Recently, Activision (NASDAQ:ATVI) announced its intentions to penetrate Chinese gaming markets in a big way. In a recent press release at E3, Activision disclosed its intention to finally release a version of Call of Duty for Chinese markets. Call of Duty is currently one of the highest grossing video game franchises worldwide and its most recent installment, "Call of Duty: Black ops 2" raked in over a billion dollars within the first 15 days of its release, 500 million of which was generated within the first 24 hours. The Call of Duty franchise is among the top five highest grossing video game franchises in history and each installment is released on a yearly basis. In total, the Call of Duty franchise has generated billions of dollars for Activision and has had consistent record-breaking earnings, which have been steadily beating expectations. Now, the question that remains is whether or not Activision's new play into the Asian market will pay off and how or if it will impact the future of Activision.
Activision intends to release an online installment of the COD franchise, known as Call of Duty: Online, which is solely intended for the Chinese market. It is important to note that American game companies have rarely had significant market penetration in the Asian gaming community and the few exceptions where companies have succeeded have been on a relatively small level. This was especially the case with game developers such as Electronic Arts (NASDAQ:EA) and Rovio with their success with app and web based games such as "Angry Birds" and "Plants vs. Zombies." For the Chinese installment of Call of Duty Activision has partnered up with Chinese internet company Tencent (OTCPK:TCEHY) to develop the final product, which is said to be made available to gamers by next year.
China currently has the largest and fastest growing number of online gamers in the world; with a population of 1.35billion and a gaming population of more than a hundred million (a number which greatly overshadows that of American video game users), the country has the potential to extensively grow its gaming community. That being said, the Call of Duty Franchise has embedded itself well into our societal norm, and in turn, has made itself a household name next to franchises such as FIFA and Madden. Now if "Call of Duty: Online" were to have the same, a half, and or even a quarter of the sales that the first next-gen Call of Duty games had in American markets, the results would be a significant increase in Activision's revenues in coming years. To be specific, due to the nature of the game's development and the lack of revenue sharing, which is typically required in developing games from the COD Franchise (in the United States and Europe), more of the resulting sales from the Chinese installment will end up in Activision's pockets. Furthering the company's ability to extrapolate revenue from the Chinese edition and market is the fact that "Call of Duty: Online" will be purchased and downloaded directly from the Internet, thereby eliminating the retails where the games are typically purchased from.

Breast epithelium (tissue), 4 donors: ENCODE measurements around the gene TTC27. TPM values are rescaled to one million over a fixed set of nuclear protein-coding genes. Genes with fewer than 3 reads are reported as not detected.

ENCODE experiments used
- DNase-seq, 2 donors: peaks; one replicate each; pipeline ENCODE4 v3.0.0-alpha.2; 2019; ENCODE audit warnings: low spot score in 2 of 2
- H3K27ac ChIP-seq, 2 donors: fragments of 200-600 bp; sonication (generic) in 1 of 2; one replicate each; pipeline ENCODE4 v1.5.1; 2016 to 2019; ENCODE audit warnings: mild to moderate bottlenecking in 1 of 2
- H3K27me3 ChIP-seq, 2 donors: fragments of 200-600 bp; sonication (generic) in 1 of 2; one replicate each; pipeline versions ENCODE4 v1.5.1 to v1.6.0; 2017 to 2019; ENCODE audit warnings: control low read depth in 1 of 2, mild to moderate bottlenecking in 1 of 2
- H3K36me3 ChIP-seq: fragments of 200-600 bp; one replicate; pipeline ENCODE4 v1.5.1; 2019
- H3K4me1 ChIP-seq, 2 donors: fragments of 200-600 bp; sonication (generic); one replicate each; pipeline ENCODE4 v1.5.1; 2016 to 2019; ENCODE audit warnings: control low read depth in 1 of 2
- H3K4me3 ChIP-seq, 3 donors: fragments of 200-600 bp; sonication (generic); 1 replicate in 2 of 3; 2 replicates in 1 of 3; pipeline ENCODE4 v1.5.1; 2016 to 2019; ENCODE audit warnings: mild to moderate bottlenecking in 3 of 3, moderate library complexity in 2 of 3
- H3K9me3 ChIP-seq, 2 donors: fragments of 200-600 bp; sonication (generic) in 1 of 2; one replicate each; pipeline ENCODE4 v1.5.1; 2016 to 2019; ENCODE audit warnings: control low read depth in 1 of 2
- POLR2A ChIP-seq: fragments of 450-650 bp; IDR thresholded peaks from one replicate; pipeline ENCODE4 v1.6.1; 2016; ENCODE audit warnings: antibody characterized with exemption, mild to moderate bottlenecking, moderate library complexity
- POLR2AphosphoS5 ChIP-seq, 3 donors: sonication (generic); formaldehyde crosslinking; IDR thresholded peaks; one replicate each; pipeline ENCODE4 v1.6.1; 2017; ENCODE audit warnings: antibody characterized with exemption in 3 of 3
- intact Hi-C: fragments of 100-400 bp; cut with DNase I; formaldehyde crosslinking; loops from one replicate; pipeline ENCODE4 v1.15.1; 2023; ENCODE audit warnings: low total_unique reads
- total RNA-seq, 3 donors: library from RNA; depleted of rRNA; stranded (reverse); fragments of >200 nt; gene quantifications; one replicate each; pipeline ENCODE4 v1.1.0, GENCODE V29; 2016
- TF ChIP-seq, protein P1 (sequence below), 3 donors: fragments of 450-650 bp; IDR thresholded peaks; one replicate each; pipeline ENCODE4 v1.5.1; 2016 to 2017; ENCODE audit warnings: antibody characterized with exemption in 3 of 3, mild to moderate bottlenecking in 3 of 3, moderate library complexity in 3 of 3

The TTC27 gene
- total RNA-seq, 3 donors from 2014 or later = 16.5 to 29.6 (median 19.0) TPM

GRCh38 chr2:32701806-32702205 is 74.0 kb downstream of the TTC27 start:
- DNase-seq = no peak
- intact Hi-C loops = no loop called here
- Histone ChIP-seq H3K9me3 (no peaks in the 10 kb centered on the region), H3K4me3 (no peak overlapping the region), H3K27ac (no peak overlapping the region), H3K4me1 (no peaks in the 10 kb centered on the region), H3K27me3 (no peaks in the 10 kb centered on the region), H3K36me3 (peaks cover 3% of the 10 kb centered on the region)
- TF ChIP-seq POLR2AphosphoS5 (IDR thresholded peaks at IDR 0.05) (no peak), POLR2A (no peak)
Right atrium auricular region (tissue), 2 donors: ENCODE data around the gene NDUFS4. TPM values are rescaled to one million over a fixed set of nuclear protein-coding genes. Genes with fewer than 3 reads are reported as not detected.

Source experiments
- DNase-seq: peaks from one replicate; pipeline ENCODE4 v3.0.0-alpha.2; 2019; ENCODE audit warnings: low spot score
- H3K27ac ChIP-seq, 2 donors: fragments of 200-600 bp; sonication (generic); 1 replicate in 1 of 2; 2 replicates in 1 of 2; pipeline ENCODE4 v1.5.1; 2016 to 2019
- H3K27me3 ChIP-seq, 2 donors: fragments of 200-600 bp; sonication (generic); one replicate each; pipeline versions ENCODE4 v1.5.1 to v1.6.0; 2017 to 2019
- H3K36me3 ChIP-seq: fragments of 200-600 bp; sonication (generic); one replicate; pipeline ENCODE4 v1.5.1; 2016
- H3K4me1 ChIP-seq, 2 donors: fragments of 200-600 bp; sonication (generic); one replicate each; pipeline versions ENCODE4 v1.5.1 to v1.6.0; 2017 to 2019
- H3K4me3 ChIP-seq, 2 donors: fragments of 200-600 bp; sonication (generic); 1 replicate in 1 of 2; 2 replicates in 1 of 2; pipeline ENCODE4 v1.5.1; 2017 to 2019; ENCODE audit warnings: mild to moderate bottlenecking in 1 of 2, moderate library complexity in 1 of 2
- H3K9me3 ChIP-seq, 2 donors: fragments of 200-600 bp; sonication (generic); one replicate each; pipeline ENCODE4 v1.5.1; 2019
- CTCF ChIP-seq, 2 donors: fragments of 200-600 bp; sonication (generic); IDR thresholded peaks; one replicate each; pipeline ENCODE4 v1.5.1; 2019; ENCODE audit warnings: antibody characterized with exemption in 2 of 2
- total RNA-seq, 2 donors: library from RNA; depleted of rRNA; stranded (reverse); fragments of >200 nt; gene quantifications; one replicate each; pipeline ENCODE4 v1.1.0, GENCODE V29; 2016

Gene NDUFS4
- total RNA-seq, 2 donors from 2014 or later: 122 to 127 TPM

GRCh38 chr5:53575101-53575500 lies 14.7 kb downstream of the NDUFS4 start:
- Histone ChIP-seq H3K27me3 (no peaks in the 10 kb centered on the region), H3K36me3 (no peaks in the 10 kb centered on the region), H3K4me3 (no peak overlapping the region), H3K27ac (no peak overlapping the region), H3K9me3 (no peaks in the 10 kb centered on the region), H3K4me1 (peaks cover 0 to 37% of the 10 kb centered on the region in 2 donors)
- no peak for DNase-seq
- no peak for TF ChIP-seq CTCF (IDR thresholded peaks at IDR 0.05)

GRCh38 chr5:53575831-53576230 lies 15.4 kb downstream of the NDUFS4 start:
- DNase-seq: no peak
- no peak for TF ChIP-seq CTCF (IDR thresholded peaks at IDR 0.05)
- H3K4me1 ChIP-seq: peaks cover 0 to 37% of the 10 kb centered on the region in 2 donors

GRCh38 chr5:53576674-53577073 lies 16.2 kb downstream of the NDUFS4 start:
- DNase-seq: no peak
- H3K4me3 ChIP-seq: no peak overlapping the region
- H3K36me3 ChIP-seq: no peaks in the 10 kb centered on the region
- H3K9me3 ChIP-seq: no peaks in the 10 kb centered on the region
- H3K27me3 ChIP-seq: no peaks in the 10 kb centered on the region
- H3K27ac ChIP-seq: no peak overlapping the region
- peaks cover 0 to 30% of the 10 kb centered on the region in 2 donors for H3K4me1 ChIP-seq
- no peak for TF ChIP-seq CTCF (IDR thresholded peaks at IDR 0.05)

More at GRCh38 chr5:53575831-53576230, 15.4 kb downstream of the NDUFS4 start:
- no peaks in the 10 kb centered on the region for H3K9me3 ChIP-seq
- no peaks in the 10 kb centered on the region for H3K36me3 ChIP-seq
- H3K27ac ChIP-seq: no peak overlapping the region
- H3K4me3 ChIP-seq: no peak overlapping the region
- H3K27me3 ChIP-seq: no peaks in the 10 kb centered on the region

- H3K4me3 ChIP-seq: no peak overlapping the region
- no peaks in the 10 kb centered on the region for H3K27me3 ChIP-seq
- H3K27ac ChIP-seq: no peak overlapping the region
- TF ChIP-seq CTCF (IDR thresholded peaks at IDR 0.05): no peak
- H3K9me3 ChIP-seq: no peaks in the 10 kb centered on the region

However there are a few issues to consider that Activision may face in its attempt to release Call of Duty: Online. The first is the thorough vetting process of content published within the People's Republic of China. Due to the typically violent as well as pro-Western renderings that are displayed within the game, the People's Republic of China may not want their youths playing such violent and potentially, "pro-Western militarized" games. However an even greater and more likely issue the Chinese installment of Call of Duty may face is the gaming market itself.
In China, the vast majority of gamers typically enjoy a similar demographic of video games. This demographic usually consists of what are known as MMORPGs as well as MOCGs. These gaming categories are focused on mostly massive online fantasy games, in which players can interact with one another, as well as online competitive games such as Mahjongg and card games. These two gaming categories are significantly different, however, from those most prevalently played in more western countries such as the United States, where sports games and online shooters such as Call of Duty are most commonly played. This contrast in gaming habits could easily represent a décalage relationship between Asian and American cultures that can't be overcome. Simultaneously, if "Call of Duty: Online" is successful, then in turn, the franchise will expand into Chinese markets and the result would likely be a massive revenue increase in Activision's quarterly earnings, which could easily fluctuate anywhere from the hundreds of millions in the short term to billions of dollars in revenue in the long term.
This article was written in unison with Justin Galloway
Disclosure: I have no positions in any stocks mentioned, and no plans to initiate any positions within the next 72 hours. I wrote this article myself, and it expresses my own opinions. I am not receiving compensation for it (other than from Seeking Alpha). I have no business relationship with any company whose stock is mentioned in this article.